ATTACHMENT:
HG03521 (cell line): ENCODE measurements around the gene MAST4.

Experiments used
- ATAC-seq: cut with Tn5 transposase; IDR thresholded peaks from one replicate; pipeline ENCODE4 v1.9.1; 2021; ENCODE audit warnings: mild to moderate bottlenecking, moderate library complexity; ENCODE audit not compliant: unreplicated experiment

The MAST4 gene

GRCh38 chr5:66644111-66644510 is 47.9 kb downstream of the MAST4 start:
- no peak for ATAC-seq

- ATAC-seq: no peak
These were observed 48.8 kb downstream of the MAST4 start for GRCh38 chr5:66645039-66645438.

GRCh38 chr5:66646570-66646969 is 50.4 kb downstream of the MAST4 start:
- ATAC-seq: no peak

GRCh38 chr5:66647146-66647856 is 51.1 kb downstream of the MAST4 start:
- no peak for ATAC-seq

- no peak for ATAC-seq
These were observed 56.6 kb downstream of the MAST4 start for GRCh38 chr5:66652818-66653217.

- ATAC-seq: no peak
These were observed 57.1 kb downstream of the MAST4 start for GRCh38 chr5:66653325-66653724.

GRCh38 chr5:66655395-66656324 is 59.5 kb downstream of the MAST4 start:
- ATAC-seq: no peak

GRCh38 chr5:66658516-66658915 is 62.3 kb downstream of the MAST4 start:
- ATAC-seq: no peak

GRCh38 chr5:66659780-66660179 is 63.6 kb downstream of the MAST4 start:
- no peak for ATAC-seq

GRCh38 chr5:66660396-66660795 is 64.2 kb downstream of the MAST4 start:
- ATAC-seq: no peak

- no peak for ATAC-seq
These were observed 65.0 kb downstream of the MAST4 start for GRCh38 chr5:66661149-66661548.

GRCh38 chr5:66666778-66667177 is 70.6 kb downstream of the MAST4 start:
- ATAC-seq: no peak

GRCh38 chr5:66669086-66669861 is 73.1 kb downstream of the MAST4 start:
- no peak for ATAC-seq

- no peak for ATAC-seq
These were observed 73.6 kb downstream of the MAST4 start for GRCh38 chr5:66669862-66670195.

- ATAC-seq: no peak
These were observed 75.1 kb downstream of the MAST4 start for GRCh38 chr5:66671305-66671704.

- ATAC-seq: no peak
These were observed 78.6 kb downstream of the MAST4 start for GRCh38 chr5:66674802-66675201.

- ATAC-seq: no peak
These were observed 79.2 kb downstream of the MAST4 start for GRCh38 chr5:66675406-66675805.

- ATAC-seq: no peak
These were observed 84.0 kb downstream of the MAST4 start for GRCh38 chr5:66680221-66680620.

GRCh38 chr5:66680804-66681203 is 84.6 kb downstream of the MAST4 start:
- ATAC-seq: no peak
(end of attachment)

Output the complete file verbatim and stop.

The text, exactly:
HG03521 (cell line): ENCODE measurements around the gene MAST4.

Experiments used
- ATAC-seq: cut with Tn5 transposase; IDR thresholded peaks from one replicate; pipeline ENCODE4 v1.9.1; 2021; ENCODE audit warnings: mild to moderate bottlenecking, moderate library complexity; ENCODE audit not compliant: unreplicated experiment

The MAST4 gene

GRCh38 chr5:66644111-66644510 is 47.9 kb downstream of the MAST4 start:
- no peak for ATAC-seq

- ATAC-seq: no peak
These were observed 48.8 kb downstream of the MAST4 start for GRCh38 chr5:66645039-66645438.

GRCh38 chr5:66646570-66646969 is 50.4 kb downstream of the MAST4 start:
- ATAC-seq: no peak

GRCh38 chr5:66647146-66647856 is 51.1 kb downstream of the MAST4 start:
- no peak for ATAC-seq

- no peak for ATAC-seq
These were observed 56.6 kb downstream of the MAST4 start for GRCh38 chr5:66652818-66653217.

- ATAC-seq: no peak
These were observed 57.1 kb downstream of the MAST4 start for GRCh38 chr5:66653325-66653724.

GRCh38 chr5:66655395-66656324 is 59.5 kb downstream of the MAST4 start:
- ATAC-seq: no peak

GRCh38 chr5:66658516-66658915 is 62.3 kb downstream of the MAST4 start:
- ATAC-seq: no peak

GRCh38 chr5:66659780-66660179 is 63.6 kb downstream of the MAST4 start:
- no peak for ATAC-seq

GRCh38 chr5:66660396-66660795 is 64.2 kb downstream of the MAST4 start:
- ATAC-seq: no peak

- no peak for ATAC-seq
These were observed 65.0 kb downstream of the MAST4 start for GRCh38 chr5:66661149-66661548.

GRCh38 chr5:66666778-66667177 is 70.6 kb downstream of the MAST4 start:
- ATAC-seq: no peak

GRCh38 chr5:66669086-66669861 is 73.1 kb downstream of the MAST4 start:
- no peak for ATAC-seq

- no peak for ATAC-seq
These were observed 73.6 kb downstream of the MAST4 start for GRCh38 chr5:66669862-66670195.

- ATAC-seq: no peak
These were observed 75.1 kb downstream of the MAST4 start for GRCh38 chr5:66671305-66671704.

- ATAC-seq: no peak
These were observed 78.6 kb downstream of the MAST4 start for GRCh38 chr5:66674802-66675201.

- ATAC-seq: no peak
These were observed 79.2 kb downstream of the MAST4 start for GRCh38 chr5:66675406-66675805.

- ATAC-seq: no peak
These were observed 84.0 kb downstream of the MAST4 start for GRCh38 chr5:66680221-66680620.

GRCh38 chr5:66680804-66681203 is 84.6 kb downstream of the MAST4 start:
- ATAC-seq: no peak